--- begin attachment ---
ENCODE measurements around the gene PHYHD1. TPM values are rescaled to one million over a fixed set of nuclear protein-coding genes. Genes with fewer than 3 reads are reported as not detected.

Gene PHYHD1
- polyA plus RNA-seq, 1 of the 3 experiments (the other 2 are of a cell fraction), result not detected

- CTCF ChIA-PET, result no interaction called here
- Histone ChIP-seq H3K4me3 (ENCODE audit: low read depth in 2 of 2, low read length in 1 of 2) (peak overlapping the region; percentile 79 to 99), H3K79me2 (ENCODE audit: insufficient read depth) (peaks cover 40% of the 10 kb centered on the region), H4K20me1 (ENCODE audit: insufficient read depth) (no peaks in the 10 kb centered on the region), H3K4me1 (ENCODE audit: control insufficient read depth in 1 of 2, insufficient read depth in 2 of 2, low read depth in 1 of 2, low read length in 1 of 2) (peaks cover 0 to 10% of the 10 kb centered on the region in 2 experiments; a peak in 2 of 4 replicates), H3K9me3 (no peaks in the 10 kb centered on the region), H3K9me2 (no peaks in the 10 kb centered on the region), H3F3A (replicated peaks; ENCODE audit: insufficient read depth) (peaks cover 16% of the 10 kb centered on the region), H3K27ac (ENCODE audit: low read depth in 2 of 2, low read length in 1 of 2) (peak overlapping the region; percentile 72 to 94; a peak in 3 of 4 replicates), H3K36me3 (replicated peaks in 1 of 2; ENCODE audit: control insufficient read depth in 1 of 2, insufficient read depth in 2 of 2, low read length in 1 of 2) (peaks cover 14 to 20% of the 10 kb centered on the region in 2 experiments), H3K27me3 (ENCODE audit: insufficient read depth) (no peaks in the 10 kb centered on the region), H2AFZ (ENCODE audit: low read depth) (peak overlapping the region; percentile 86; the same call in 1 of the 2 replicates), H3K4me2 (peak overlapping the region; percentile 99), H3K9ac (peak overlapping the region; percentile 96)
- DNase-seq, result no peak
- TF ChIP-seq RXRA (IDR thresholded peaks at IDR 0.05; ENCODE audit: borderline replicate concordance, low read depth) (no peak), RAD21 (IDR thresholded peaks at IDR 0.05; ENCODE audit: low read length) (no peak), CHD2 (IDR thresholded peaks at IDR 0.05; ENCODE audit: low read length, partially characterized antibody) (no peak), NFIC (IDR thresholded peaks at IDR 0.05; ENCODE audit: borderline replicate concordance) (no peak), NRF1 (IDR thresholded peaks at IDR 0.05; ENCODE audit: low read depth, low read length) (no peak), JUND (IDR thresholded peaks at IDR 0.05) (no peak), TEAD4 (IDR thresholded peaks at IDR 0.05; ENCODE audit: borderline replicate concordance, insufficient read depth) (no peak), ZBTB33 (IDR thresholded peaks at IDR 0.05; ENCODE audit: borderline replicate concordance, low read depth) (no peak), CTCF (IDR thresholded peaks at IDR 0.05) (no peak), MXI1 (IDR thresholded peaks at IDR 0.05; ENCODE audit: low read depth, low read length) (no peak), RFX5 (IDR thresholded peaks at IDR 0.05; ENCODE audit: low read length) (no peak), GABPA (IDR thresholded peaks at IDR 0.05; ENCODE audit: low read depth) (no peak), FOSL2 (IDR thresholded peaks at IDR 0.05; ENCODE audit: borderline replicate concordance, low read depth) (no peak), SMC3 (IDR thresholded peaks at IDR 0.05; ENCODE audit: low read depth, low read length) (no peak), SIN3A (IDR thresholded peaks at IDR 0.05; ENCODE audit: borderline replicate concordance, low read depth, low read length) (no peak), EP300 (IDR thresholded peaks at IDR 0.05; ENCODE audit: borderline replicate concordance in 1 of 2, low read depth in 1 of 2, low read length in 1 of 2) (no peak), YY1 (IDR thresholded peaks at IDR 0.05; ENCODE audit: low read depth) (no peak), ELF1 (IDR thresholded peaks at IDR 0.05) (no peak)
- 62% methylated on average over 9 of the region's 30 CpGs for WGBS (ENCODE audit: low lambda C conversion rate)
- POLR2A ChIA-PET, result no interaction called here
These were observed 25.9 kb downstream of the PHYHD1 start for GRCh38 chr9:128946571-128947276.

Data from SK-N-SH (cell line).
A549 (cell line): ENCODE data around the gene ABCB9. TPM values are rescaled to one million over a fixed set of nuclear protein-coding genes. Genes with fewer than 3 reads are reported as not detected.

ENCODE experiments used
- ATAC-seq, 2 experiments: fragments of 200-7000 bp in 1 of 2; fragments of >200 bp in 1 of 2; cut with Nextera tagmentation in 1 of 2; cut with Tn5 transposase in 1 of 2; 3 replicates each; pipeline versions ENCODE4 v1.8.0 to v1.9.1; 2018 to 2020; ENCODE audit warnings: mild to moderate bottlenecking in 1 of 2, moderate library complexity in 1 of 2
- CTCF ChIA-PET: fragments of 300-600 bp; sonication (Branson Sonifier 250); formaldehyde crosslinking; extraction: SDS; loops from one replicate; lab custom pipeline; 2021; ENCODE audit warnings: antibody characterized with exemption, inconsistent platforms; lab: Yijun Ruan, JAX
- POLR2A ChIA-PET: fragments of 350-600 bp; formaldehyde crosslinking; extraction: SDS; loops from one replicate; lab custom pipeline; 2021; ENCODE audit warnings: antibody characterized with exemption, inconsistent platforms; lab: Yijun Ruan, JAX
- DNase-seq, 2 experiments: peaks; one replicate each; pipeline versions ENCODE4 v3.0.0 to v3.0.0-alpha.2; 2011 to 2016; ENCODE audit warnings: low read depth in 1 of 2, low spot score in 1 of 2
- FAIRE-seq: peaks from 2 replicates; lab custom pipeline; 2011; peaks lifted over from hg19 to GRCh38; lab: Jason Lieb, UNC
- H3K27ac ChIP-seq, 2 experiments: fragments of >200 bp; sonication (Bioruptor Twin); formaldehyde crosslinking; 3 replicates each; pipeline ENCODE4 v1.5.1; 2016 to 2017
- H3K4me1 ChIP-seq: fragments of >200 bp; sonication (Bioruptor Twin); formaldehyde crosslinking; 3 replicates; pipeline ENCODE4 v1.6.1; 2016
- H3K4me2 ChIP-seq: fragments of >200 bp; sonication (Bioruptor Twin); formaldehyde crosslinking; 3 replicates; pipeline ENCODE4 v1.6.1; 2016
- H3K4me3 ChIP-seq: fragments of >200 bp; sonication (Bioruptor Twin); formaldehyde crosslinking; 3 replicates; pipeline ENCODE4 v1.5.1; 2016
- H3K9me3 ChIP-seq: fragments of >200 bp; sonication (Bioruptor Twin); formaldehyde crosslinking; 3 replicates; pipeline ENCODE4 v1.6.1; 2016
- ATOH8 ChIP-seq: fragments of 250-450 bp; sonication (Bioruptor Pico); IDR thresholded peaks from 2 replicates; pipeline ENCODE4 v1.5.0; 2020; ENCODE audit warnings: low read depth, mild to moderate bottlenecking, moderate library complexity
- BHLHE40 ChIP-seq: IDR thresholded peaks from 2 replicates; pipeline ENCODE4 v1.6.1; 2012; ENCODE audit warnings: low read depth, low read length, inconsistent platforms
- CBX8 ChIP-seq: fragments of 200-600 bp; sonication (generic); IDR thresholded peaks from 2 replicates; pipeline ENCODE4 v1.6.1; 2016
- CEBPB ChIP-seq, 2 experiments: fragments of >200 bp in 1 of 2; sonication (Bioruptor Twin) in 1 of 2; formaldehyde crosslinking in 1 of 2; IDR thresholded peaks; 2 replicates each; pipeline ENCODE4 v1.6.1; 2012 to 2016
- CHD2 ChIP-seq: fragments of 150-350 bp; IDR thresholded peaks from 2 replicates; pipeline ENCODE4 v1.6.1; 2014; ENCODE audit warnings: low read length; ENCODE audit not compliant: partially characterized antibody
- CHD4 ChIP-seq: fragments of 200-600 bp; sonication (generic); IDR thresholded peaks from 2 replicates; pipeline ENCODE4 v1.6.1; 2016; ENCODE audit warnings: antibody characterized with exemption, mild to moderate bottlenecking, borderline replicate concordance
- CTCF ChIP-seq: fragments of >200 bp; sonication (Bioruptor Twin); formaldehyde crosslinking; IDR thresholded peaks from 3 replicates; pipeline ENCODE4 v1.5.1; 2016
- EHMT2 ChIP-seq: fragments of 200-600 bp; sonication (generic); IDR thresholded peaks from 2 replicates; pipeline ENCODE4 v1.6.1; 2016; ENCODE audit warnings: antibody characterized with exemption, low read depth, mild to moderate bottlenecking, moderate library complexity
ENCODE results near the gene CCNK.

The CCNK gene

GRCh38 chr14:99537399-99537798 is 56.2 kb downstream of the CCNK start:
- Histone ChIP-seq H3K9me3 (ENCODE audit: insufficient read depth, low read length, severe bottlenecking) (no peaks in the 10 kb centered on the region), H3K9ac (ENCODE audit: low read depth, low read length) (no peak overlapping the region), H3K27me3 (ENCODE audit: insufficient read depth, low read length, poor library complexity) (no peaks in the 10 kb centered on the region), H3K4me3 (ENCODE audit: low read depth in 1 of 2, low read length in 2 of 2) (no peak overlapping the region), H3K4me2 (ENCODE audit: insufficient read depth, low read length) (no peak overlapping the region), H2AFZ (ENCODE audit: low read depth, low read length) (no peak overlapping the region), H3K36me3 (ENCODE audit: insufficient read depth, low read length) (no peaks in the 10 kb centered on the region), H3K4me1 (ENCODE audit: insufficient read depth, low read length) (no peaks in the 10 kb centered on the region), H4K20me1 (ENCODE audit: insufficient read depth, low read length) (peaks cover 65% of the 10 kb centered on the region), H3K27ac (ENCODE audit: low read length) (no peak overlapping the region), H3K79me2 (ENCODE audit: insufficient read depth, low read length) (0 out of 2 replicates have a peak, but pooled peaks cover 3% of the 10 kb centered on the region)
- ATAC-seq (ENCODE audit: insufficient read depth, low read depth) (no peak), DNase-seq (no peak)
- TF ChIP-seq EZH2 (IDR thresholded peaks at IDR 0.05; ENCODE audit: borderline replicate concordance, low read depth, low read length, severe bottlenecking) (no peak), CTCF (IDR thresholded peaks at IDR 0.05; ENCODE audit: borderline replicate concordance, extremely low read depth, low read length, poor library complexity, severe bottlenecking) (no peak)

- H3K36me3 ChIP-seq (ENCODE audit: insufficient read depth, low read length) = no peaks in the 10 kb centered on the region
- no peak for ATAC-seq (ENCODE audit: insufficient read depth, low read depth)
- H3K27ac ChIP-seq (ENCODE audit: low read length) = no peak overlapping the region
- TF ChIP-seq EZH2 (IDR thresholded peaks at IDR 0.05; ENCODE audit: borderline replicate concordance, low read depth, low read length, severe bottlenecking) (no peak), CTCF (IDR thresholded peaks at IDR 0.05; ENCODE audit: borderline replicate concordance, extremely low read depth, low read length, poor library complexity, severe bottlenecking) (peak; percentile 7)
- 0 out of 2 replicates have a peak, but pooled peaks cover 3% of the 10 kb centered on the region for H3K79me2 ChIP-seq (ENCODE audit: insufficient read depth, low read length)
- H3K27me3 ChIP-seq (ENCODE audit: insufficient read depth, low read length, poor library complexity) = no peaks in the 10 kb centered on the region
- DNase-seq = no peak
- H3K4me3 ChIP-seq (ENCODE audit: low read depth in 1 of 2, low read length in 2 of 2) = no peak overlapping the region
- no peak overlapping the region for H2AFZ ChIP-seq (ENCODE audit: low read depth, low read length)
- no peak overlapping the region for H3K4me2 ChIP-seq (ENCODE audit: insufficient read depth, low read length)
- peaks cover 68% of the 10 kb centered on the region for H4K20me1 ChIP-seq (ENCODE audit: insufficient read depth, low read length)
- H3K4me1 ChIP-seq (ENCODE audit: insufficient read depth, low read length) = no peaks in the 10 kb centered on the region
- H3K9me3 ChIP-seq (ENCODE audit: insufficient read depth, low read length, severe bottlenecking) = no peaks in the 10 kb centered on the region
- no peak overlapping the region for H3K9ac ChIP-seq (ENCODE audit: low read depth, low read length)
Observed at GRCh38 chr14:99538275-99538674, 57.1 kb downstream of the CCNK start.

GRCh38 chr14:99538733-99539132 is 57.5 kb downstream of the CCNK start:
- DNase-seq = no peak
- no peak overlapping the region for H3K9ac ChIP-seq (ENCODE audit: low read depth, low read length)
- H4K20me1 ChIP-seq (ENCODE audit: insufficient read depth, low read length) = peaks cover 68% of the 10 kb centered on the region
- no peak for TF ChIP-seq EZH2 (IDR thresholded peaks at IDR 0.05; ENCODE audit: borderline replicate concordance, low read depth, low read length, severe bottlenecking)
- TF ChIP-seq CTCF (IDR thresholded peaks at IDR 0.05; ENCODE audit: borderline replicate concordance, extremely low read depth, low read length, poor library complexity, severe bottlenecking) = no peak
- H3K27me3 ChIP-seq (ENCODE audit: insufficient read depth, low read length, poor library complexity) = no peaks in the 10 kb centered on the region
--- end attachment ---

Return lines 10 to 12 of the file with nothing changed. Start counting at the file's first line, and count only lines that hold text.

These were observed 25.9 kb downstream of the PHYHD1 start for GRCh38 chr9:128946571-128947276.

Data from SK-N-SH (cell line).
A549 (cell line): ENCODE data around the gene ABCB9. TPM values are rescaled to one million over a fixed set of nuclear protein-coding genes. Genes with fewer than 3 reads are reported as not detected.